Aubrieta: Growing Guide

Clump-forming hardy perennials, which flower very early and moreover have a prolonged season.

Situation:

An ideal rock plant; can also be used on walls in raised flowerbeds and in other sunny spots. Because of its early flowering it is very valuable in the border.

Soil:

Calcareous soil, which must not be too poor; it must be well-drained, otherwise the plants may not survive the winter. Mix some pulverised bricks in the soil.

Propagation:

The garden forms – the only ones cultivated – can only be increased by division or from cuttings.

Aubrieta hybrids: Height to 5-10 cm; flowering season mid spring to early summer. The following are some beautiful varieties:’ Ashstead Purple’, dark purple-violet; ‘Blue King’, pure blue; ‘Double Pink’, lilac pink and double-flowered; ‘Fire Queen’, scarlet; ‘Lavender’, lavender blue. Unfortunately it is not always possible to buy named varieties.

Begonia Growing Guide

Only two groups of the exceptionally large Begonia genus are used in the garden: tuberous-rooted begonias and Begonia semperflorens, better known as bedding begonias. The second group lasts only one season whereas, correctly treated, tuberous begonias may last for years.

Situation:

Both groups of begonias are used in beds and sometimes in annual borders. Tuberous begonias are also suitable for window-boxes and hanging baskets, especially the trailing types. Some shade is desirable.

Soil:

Begonias require soil containing humus; it must be constantly moist. Poor garden soil should first be improved with peat fibre or potting soil, and window-boxes should be filled with a first-class potting mixture. Make sure that the soil does not dry out in the sun.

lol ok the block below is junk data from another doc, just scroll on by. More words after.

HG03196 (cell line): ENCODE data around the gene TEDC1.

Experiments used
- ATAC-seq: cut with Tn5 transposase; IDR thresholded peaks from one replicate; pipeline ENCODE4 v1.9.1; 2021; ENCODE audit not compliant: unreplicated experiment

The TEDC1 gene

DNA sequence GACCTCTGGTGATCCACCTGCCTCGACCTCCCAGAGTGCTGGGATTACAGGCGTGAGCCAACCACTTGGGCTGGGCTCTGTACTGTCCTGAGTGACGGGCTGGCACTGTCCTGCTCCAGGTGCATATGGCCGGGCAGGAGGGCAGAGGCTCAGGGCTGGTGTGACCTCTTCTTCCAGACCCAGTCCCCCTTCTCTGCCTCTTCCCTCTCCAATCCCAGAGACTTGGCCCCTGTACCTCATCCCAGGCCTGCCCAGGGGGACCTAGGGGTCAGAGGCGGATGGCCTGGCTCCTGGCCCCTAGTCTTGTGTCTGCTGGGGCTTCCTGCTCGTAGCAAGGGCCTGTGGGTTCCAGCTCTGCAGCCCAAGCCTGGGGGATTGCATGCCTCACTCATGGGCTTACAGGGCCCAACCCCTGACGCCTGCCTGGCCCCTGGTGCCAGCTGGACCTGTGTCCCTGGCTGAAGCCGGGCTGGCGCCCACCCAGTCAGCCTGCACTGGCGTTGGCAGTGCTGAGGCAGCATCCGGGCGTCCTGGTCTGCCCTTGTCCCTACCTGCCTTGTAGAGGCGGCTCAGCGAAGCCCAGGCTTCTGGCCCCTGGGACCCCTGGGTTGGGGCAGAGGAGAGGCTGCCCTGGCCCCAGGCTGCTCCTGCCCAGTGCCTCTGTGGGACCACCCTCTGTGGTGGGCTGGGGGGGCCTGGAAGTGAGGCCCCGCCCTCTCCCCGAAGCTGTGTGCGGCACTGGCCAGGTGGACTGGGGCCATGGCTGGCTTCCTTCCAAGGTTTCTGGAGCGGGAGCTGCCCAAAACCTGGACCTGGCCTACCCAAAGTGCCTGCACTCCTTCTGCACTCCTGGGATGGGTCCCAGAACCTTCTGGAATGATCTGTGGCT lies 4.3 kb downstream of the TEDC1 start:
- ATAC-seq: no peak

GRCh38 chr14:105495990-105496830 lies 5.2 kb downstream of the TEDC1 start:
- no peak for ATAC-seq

Propagation:

Begonia semperflorens is sown in winter in a box with bottom heat. The seedlings are pricked out and kept in the greenhouse until spring when the plants are slowly hardened off. Bedding plants are abundantly available in mid to late spring.

Tuberous begonias are purchased or ordered as dry corms. In spring they are induced to sprout in damp peat; the shoots may be used as cuttings, or the corms can be divided. As soon as the young plants have started into adequate growth they may be moved to the garden, but the plants are very sensitive to night frost and must be given protection. In winter the corms are kept at 5°C.

Begonia semperflorens: Height 15-20 cm , 25 cm or 40 cm . The compact dwarf forms are the types most frequently cultivated, usually in the form of Fi hybrids. There are varieties with white, pink, orange and red flowers; while the foliage may be green or bronze-coloured. Growers constantly develop new strains with larger flowers, greater uniformity and greater weather resistance.

Tuberous-rooted begonias: Height to 40 cm; flowering season early summer to early autumn. The large-flowered varieties are available with single or with double flowers; the double-flowered strains being subdivided according to flower shapes. Small-flowered types such as ‘Bertinii’ are very much stronger. In addition there are trailing begonias, with medium-sized flowers.

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